So there we were…exhausted, without feeling in our fingers or toes when, as the sun rose around us, we slowly reached the summit of the largest mountain in Africa.  Barely able to move our hands or take a picture, the accomplished feeling of reaching the top warmed our bodies.

The journey to Kilimanjaro was a bumpy, dusty one, down through Rwanda and across western Tanzania where we eventually arrived in Arusha after several days on long buses.  Not quite at the base of the mountain, it was a good place to chill out before heading off on the 5 night/6 day hike.  We chose the Marangu (Coca-Cola) route which entails several 3 -5 hour hiking days, each bringing you to a base camp where you relax, eat and sleep.  For the first three days, the hike was very easy and deceiving. We quickly made our way up to 9,000 ft then onto 12,500 and finally 15,500 where we prepared for the final stretch.

The fourth day of hiking, which took about 4 1/2 hours, brought us to the 15,500 ft Kibo Hut.  There we tried to rest and sleep before our midnight departure for the summit, but it was quite hard with the snoring people in our shared hut.   A 11 pm wake up call, along with a headache from the altitude, came quickly as we awoke from our short “nap” and it was time to begin the final stretch.  Pitch black, tired and freezing, all we could do was go slow (pole-pole, slowly-slowly in Swahili) and follow our guides feet in front of us as we traversed up the mountain.  Deo, our guide, and Alley, our assistant guide, encouraged us to take our time, but to keep moving to stay warm.  Fighting a headache and and a queezy stomach, we pushed our way up to Gilman’s Point at 18,700 feet.  Five hours after we started and not even at the actual summit, we were relieved to arrive at this point.  After a short drink of water, Deo told us it was time to move again.  Legs weary and freezing, a look at the 5 am time on our watch made us ask “we paid for this?”   We continued on for the toughest 1,000 foot climb we have ever faced.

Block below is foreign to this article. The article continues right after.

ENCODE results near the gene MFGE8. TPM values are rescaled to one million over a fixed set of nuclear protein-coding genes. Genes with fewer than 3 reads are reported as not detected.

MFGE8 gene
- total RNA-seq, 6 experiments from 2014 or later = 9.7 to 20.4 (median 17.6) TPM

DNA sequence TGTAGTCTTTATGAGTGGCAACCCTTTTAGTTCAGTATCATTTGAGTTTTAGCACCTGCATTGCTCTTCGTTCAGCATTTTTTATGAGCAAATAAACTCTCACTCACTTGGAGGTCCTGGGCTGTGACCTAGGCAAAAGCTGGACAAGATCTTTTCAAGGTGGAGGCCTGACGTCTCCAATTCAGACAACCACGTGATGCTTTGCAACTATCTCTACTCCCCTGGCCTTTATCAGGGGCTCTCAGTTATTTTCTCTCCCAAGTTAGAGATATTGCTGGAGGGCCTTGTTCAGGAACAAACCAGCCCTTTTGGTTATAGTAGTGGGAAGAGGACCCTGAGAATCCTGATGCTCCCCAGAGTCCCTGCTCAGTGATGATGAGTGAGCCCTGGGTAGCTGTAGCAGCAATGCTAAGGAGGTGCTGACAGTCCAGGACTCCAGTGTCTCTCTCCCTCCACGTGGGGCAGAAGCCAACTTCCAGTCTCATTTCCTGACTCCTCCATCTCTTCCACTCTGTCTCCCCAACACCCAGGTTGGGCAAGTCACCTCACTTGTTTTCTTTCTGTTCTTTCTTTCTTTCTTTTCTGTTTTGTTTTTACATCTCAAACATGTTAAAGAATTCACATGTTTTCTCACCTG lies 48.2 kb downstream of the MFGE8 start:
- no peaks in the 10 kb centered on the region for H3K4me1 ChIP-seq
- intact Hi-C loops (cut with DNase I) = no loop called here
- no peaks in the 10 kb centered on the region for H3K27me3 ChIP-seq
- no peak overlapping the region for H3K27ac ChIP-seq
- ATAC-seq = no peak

Deo continued to tell us that the last stretch was “easy” compared to what we had already conquered and to keep pushing forward, but our tired bodies were not moving at the same pace from the days before.  Soon though, the sun began to rise and with that, came hope that the summit was near and warmth was coming.  Leaning on our walking poles more than ever, we could see the top, but with each step, it seemed endless.  Glaciers and snow came into view and we could hear the shouts of the first people of the day to reach the summit, giving us more hope than ever that we were close.  Finally, at around 6 am, we arrived at Uhuru Peak.  At 19,400 feet, we had made it.  We felt on top of the world with the blue sky above us, the clouds below us and the warm sun all around us.


  • Making it to the Uhuru Peak of Mt. Kilimanjaro at 19,400 feet
  • Meeting some fun locals in Arusha who took us to an “authentic” Tanzanian dance club
  • Dinner and watching the beautiful sunset over Lake Victoria in Mwanza, Tanzania


  • The way we felt the day after visiting the dance club
  • Having someone swipe our debit card numbers and pin from an ATM we used and hacking into our checking account.  They took $2000 from Becky, luckily none from Jason, but both cards had to be canceled.   Money has been replaced and we are working on getting new cards.  Definitely the biggest low light so far, but we are working through it and are now more careful than ever when taking money out of any ATM.
Around 14,500 feet on our way up
Above the clouds at one of the huts
We made it!
View from the top
Exhausted but happy for the sun to be up
Finished and drinking a Kilimanjaro beer at the bottom